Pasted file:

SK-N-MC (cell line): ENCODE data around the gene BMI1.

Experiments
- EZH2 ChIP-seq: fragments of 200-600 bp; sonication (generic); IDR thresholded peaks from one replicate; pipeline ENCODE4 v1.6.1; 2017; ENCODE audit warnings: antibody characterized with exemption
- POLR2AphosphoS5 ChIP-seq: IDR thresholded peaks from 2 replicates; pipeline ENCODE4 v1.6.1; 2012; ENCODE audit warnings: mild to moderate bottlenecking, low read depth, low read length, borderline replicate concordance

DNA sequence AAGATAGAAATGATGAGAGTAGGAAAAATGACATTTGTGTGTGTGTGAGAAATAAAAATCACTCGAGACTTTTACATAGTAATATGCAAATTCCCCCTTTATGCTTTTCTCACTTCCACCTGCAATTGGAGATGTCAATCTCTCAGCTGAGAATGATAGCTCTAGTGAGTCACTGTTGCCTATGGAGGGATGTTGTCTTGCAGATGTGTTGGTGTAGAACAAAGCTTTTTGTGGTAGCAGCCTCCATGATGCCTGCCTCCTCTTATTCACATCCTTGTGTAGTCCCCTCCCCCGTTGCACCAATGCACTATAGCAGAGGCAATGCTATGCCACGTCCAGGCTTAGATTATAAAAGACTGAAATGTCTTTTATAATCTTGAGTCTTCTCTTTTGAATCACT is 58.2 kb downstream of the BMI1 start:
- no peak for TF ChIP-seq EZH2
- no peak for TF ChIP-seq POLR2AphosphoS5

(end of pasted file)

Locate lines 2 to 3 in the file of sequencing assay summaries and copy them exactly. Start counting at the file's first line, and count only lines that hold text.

Experiments
- EZH2 ChIP-seq: fragments of 200-600 bp; sonication (generic); IDR thresholded peaks from one replicate; pipeline ENCODE4 v1.6.1; 2017; ENCODE audit warnings: antibody characterized with exemption